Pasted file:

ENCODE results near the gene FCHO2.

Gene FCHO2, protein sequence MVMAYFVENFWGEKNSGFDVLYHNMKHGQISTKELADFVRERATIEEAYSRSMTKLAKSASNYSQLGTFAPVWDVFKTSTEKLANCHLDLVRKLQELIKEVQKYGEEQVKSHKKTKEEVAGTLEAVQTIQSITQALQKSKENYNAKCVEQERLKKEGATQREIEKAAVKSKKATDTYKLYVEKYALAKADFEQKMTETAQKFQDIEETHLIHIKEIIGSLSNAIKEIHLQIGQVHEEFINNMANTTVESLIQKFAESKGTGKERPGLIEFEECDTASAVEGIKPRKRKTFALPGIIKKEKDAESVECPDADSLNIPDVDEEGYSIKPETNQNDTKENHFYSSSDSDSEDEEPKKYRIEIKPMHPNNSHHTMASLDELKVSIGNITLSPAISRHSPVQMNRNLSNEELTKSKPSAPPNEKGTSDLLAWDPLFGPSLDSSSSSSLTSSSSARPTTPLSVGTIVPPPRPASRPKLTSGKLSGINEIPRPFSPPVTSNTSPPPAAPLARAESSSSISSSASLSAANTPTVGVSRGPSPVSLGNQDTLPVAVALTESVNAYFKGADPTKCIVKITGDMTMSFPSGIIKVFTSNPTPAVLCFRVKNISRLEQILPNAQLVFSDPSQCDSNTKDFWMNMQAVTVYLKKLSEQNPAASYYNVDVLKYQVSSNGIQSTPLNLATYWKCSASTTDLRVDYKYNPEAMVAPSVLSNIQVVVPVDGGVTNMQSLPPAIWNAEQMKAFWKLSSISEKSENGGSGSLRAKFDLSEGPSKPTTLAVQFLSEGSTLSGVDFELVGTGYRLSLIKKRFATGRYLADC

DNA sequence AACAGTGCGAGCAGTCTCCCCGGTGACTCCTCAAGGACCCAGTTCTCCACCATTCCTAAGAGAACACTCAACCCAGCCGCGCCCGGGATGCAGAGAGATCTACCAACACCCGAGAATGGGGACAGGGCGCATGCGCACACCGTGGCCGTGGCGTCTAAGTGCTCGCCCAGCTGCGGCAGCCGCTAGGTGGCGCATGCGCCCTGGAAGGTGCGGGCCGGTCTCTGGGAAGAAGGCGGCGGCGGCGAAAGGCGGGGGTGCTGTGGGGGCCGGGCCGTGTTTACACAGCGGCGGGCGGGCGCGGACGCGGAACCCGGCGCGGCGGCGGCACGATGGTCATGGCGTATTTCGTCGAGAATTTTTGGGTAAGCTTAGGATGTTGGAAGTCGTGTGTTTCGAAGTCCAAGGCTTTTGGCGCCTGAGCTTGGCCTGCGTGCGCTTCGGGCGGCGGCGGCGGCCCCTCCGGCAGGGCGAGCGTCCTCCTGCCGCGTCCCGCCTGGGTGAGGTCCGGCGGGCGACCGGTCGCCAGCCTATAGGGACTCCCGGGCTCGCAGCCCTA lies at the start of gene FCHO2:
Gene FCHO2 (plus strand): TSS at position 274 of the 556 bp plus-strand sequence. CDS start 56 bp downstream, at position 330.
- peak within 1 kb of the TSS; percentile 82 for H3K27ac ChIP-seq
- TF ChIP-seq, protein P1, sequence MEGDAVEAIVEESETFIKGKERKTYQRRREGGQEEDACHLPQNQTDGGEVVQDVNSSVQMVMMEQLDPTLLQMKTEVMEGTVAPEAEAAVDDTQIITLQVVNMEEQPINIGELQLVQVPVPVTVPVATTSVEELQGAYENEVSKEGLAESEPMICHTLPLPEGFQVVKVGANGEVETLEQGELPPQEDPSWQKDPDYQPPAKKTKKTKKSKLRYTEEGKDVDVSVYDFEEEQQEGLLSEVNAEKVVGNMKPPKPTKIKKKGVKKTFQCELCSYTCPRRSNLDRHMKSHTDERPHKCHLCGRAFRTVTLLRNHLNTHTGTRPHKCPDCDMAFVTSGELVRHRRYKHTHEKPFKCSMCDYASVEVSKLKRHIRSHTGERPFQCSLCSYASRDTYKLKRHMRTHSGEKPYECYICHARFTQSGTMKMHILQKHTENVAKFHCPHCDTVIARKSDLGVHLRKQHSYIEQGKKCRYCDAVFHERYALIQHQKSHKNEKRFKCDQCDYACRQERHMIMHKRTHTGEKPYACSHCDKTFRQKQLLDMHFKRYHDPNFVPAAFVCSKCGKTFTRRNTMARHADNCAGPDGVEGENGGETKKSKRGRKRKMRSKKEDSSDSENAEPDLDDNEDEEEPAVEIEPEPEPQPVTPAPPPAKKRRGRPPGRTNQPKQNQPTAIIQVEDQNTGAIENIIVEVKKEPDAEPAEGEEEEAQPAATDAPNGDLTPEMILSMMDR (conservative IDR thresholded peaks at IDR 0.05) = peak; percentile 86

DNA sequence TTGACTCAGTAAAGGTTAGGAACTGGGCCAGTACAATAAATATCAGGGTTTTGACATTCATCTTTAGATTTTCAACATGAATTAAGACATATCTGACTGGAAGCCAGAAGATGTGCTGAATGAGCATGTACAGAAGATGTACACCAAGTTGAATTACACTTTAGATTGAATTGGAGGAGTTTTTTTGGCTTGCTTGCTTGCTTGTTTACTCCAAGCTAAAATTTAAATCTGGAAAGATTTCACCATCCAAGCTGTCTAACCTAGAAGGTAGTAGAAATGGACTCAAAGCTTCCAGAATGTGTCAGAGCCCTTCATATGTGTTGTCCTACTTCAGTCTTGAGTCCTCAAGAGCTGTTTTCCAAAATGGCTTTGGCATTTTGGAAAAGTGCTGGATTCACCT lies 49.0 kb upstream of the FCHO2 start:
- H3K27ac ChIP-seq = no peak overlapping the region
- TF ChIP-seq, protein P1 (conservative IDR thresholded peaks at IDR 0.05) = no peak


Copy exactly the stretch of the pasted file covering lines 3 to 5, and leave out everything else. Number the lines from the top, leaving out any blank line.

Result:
DNA sequence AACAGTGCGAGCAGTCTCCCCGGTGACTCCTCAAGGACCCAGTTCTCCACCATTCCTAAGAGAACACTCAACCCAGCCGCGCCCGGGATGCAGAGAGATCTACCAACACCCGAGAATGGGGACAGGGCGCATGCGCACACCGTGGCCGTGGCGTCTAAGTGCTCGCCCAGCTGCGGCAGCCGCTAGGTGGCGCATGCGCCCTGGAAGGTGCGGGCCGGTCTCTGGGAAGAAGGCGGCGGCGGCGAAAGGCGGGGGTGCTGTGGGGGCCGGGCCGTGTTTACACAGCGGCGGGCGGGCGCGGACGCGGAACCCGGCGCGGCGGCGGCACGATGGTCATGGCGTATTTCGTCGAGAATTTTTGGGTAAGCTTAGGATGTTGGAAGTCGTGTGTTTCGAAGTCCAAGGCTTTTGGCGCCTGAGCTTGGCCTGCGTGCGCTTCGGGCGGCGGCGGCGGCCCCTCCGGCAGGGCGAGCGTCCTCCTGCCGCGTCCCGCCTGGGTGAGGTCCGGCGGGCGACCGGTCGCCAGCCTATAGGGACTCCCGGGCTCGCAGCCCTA lies at the start of gene FCHO2:
Gene FCHO2 (plus strand): TSS at position 274 of the 556 bp plus-strand sequence. CDS start 56 bp downstream, at position 330.
- peak within 1 kb of the TSS; percentile 82 for H3K27ac ChIP-seq